CLAIM: Some commentators argue vehemently that John’s mention of the “seven hills” (Rev. 17:9 NIV) are a clear allusion to Rome. Osborne writes, “At the outset, the angel identifies the seven heads with “seven mountains,” a phrase often used for Rome in the ancient world because it was built on seven hills (see Cicero, Att. 6.5; Pliny, Nat. Hist. 3.66–67; et al.; see Swete 1911: 220 for others). The city began with an amalgamation of groups living on the seven hills (Aventine, Caelian, Capitoline, Equiline, Palatine, Quirinal, Viminal), and during Domitian’s reign a festival (the Septimontium) celebrated it.” Robert Mounce writes, “There is little doubt that a first-century reader would understand this reference in any way other than as a reference to Rome, the city built upon seven hills.” Is this the imagery being used here?
RESPONSE: While many commentators hold this view, others argue that there are several good reasons for doubting this view:
First, the Greek word for “hills” should actually be translated “mountains” instead. The Greek word for “hills” (Greek oros) should actually be rendered “mountains.” Johnson writes, “In the seven other instances of the word orē in Revelation, it is always rendered ‘mountain,’ except here in 17:9, where it is translated ‘hills.’ Is this a case where previous exegesis has influenced even the best translations?” This is why other translations other than the NIV render this as “mountains.” Compare translations of Revelation 17:9:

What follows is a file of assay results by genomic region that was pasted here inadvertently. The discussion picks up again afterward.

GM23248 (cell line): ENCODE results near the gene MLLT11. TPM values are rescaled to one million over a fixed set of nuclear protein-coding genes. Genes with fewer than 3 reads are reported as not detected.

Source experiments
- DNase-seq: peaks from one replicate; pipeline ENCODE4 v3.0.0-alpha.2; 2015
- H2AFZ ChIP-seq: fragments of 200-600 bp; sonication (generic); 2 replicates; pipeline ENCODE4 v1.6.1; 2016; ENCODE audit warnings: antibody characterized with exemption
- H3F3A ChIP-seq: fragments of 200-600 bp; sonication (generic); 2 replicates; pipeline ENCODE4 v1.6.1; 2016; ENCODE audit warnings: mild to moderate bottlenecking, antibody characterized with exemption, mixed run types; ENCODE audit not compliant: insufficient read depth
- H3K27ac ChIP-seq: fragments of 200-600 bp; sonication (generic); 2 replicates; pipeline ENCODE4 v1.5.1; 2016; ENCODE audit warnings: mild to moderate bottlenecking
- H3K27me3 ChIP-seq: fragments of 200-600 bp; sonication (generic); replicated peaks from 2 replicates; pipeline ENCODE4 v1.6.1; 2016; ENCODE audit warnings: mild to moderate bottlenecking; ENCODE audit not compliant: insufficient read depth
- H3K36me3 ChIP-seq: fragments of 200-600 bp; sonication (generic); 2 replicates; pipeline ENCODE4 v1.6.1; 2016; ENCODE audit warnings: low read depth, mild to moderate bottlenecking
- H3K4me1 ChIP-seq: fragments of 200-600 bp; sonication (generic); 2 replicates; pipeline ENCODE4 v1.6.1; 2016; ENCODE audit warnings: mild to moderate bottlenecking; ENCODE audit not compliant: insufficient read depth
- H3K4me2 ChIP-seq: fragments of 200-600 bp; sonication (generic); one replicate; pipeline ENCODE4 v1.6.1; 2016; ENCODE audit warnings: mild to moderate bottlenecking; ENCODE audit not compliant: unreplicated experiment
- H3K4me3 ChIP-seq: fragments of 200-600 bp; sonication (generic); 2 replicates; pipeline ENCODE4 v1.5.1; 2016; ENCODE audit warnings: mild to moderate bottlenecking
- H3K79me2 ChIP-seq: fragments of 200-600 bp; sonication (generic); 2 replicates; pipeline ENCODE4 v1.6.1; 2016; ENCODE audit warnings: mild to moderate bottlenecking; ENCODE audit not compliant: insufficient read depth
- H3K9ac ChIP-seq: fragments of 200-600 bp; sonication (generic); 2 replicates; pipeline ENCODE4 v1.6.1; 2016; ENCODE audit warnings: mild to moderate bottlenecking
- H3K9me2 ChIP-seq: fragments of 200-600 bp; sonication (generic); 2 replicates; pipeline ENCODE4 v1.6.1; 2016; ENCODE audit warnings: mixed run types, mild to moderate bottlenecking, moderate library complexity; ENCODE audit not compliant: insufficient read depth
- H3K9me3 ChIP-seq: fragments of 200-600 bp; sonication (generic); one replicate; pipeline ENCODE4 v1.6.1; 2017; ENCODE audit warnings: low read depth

(NASB) The seven heads are seven mountains on which the woman sits.
(ESV) The seven heads are seven mountains on which the woman is seated.
(NIV) The seven heads are seven hills on which the woman sits.
(NLT) The seven heads of the beast represent the seven hills where the woman rules.
Second, if this symbol refers to Rome, why would it require special wisdom? Verse 9 tells us that we need wisdom to interpret this passage. However, Johnson states, “Any Roman soldier who knew Greek could figure out that the seven hills referred to Rome. But whenever divine wisdom is called for, the description requires theological and symbolical discernment, not mere geographical or numerical insight.” This doesn’t seem to fit with Rome, either.
Third, in the OT, mountains typically refer to world empires. Consider a number of OT passages that support this view:
(Ps. 30:7) O Lord, by Your favor You have made my mountain to stand strong; You hid Your face, I was dismayed.
(Zech. 4:7) ‘What are you, O great mountain? Before Zerubbabel you will become a plain; and he will bring forth the top stone with shouts of “Grace, grace to it!”
(Jer. 51:25) Behold, I am against you, O destroying mountain, who destroys the whole earth,” declares the Lord, “And I will stretch out My hand against you, and roll you down from the crags, and I will make you a burnt out mountain.
(Dan. 2:35) Then the iron, the clay, the bronze, the silver and the gold were crushed all at the same time and became like chaff from the summer threshing floors; and the wind carried them away so that not a trace of them was found. But the stone that struck the statue became a great mountain and filled the whole earth.
This seems to fit with this passage in particular. In verse 10, John interprets these mountains to refer to “kings.”
 Osborne, Grant. Revelation. Baker Exegetical Commentary on the New Testament. Grand Rapids, MI: Baker Academic. 2002. 617.
 Mounce, Robert H. The Book of Revelation. NIC. Grand Rapids: Eerdmans, 1977. 313-314.
 Johnson, A. F. (1981). Revelation. In F. E. Gaebelein (Ed.), The Expositor’s Bible Commentary, Volume 12: Hebrews through Revelation (F. E. Gaebelein, Ed.) (559). Grand Rapids, MI: Zondervan Publishing House.
 Johnson, A. F. (1981). Revelation. In F. E. Gaebelein (Ed.), The Expositor’s Bible Commentary, Volume 12: Hebrews through Revelation (F. E. Gaebelein, Ed.) (558). Grand Rapids, MI: Zondervan Publishing House.